Product Compliance Resources provided by ProductIP


What are textiles?

Disclaimer: This document provides guidance and is not a legally binding interpretation and shall therefore not be relied upon as legal advice.

What is textile?

Everybody knows textiles. Textiles are materials made from fibers, thin threads or filaments that are natural or synthetic or a combination of both. Textile fibers can be classified in natural (organic) fibres and man-made (synthetic, industrial) fibers, there is an enormous variety of textile fiber types available. Textile fibres can be spun into yarn and are processed into fabric by different methods such as weaving, knitting, felting etc.


The textile industry is one of the most polluting industries in the world. Twenty percent of all world-wide fresh water pollution is caused by textile treatment and dyeing. Almost 2000 different types of chemicals are used in the textile industry. Residues of those chemicals remain present in fabrics.
There are many ways we come into contact with textiles in our everyday lives – the clothes we wear, the bed linen we sleep in, the towels we dry ourselves with and the furniture we sit on. Chemicals are added to these products for various reasons to improve them, but for some of us the chemicals cause troublesome health effects, including allergies.


To learn more about textile processing please consult the Chemsec Textile Guide.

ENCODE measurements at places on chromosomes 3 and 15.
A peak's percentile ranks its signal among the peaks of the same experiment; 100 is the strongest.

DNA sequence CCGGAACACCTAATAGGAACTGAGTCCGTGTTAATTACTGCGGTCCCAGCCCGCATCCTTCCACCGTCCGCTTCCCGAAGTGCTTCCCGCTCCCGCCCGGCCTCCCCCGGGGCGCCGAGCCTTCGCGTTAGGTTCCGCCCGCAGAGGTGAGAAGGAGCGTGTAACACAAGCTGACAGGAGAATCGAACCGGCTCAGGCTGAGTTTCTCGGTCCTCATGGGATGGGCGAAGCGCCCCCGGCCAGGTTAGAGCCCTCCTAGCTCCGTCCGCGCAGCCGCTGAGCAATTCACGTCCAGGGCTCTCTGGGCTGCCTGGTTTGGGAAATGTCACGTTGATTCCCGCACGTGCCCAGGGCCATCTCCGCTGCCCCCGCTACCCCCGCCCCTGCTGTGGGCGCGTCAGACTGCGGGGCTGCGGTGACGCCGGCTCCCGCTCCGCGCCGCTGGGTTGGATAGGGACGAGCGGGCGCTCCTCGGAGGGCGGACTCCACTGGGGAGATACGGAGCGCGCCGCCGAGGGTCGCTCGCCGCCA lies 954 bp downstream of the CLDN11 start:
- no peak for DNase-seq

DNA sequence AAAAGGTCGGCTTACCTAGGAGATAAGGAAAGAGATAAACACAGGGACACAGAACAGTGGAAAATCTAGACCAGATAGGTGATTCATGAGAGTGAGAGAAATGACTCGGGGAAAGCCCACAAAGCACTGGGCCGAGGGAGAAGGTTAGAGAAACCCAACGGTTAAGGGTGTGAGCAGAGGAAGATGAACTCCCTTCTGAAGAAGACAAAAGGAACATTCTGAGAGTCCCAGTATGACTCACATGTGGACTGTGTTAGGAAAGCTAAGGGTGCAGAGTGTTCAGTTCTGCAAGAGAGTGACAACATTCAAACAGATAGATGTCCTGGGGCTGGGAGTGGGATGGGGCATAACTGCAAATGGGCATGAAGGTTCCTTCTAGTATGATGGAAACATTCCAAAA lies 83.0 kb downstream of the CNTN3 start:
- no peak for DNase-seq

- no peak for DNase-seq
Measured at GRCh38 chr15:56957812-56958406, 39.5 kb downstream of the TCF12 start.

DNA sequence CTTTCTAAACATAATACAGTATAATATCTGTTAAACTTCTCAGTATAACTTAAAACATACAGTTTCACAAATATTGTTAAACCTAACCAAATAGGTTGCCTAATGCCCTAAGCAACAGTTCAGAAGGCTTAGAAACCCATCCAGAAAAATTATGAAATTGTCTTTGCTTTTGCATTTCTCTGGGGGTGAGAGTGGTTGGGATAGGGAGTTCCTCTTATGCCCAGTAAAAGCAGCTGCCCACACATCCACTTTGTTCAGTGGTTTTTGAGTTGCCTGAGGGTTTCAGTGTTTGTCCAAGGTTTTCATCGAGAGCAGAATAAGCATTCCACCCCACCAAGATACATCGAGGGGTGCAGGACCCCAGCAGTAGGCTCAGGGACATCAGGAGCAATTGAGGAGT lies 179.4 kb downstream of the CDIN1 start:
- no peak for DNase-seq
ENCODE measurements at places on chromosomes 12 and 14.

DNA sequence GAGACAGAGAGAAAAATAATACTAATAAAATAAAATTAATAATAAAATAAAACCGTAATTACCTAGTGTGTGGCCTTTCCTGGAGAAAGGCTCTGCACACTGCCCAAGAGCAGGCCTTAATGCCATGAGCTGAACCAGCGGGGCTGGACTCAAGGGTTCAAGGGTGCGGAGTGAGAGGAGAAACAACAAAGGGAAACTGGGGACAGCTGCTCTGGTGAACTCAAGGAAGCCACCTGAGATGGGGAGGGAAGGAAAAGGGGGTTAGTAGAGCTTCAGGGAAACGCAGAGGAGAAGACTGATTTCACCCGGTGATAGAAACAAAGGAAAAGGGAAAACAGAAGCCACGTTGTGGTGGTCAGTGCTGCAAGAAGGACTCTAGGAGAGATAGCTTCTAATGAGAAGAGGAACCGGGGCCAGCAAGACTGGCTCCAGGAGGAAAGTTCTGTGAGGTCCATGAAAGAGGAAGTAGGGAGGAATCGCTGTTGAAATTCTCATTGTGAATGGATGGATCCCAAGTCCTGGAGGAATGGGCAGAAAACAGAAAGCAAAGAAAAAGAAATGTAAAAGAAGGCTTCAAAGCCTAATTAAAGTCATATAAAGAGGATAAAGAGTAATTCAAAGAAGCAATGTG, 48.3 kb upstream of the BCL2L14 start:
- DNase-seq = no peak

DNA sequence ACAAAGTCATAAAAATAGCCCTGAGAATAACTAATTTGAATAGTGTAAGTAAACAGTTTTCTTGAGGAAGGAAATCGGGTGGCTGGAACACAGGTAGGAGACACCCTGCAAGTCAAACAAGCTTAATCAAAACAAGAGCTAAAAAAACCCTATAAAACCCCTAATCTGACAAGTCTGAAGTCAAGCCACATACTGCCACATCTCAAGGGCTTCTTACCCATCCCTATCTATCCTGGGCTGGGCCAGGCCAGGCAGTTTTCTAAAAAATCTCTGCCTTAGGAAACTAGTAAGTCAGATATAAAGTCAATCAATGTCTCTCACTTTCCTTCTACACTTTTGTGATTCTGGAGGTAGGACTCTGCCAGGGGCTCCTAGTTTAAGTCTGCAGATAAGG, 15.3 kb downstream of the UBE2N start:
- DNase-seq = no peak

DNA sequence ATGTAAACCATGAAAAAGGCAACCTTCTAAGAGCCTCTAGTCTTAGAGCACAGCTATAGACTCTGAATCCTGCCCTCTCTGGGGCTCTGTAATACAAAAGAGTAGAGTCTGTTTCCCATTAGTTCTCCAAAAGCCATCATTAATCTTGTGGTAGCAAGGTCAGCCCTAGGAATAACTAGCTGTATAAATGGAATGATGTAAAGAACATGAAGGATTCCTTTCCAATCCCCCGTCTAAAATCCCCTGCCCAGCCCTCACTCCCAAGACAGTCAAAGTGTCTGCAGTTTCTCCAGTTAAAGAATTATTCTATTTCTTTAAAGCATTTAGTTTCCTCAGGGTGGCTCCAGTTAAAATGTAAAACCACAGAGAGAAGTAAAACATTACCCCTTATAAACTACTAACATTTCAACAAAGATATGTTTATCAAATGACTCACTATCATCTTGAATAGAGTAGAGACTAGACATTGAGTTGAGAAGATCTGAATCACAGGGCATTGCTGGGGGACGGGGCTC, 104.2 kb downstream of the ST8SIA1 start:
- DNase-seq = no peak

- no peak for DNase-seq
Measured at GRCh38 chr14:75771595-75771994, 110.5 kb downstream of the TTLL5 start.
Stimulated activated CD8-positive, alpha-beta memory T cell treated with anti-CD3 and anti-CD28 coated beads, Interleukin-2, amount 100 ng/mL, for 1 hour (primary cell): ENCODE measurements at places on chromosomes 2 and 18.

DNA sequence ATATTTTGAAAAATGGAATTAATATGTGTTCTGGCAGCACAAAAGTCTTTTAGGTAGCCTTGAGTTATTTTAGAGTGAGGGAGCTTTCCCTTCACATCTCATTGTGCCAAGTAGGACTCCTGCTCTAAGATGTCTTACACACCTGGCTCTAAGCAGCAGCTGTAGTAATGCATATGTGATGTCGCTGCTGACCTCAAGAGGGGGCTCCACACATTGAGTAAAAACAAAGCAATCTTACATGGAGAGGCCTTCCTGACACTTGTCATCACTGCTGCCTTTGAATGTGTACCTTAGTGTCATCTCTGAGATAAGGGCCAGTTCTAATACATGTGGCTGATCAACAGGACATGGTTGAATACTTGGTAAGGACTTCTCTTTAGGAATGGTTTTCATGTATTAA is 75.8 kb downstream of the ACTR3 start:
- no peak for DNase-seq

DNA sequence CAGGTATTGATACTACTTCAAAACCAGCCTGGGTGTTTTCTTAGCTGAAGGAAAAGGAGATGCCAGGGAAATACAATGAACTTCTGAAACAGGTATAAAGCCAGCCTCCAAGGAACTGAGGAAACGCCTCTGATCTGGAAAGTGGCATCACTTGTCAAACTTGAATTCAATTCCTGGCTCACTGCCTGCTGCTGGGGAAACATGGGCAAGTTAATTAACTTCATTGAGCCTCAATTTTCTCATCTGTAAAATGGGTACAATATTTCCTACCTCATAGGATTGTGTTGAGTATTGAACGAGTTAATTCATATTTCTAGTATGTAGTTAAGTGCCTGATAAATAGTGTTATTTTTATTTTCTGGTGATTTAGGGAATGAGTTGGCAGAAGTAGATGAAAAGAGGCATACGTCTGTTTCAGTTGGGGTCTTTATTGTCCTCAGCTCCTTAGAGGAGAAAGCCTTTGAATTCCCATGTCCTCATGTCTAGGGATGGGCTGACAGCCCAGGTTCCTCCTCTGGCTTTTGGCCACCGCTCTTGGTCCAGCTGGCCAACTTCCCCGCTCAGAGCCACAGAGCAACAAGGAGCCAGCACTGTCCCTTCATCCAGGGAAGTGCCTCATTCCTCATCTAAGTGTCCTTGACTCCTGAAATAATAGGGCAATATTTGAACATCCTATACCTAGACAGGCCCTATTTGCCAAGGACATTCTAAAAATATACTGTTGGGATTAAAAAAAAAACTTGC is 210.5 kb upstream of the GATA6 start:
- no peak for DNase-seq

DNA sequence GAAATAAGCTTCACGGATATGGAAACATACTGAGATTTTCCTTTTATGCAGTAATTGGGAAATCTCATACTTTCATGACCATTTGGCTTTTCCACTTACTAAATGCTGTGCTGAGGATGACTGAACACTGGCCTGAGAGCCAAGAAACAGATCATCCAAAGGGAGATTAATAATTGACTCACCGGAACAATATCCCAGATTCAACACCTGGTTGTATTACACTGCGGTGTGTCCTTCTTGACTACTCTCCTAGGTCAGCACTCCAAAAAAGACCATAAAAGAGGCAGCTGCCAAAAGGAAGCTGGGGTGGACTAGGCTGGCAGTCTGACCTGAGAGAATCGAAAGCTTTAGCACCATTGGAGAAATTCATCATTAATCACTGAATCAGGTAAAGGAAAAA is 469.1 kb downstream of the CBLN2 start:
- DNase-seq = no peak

The Textile Guide navigates through the process of chemical management from a textile industry perspective. It identifies the relevant problematic chemicals and presents ideas on alternatives (substitutes).
Chemsec, the International Chemical Secretariat, is an independent non-profit organisation.

Compliance risks

Lack of transparency and the complexity of the textile supply chain makes demonstrating chemical compliance nearly impossible. Many chemicals used in textile processing are present in the REACH candidate, authorization and restriction lists. Manufacturers and importers from textiles need to understand and monitor their regulatory obligations closely.

Manufacturers and importers from textiles are faced with increasing pressure from consumers and NGO's to identify and disclose potentially harmful chemicals in the products they are selling and to substitute chemicals of concern. One shall consider chemical management audits at factories.
And follow relevant industry group initiatives such as ZDHC (Zero Discharge of Hazardous Chemicals) or environmental stewardship programs such as LWG (Leather Working Group), or any other textile environment or sustainability plan.

Especially for textiles, transparency, communication and cooperation in the supply chain is of paramount importance.

For the chemical risk assessment of materials this is essential information.

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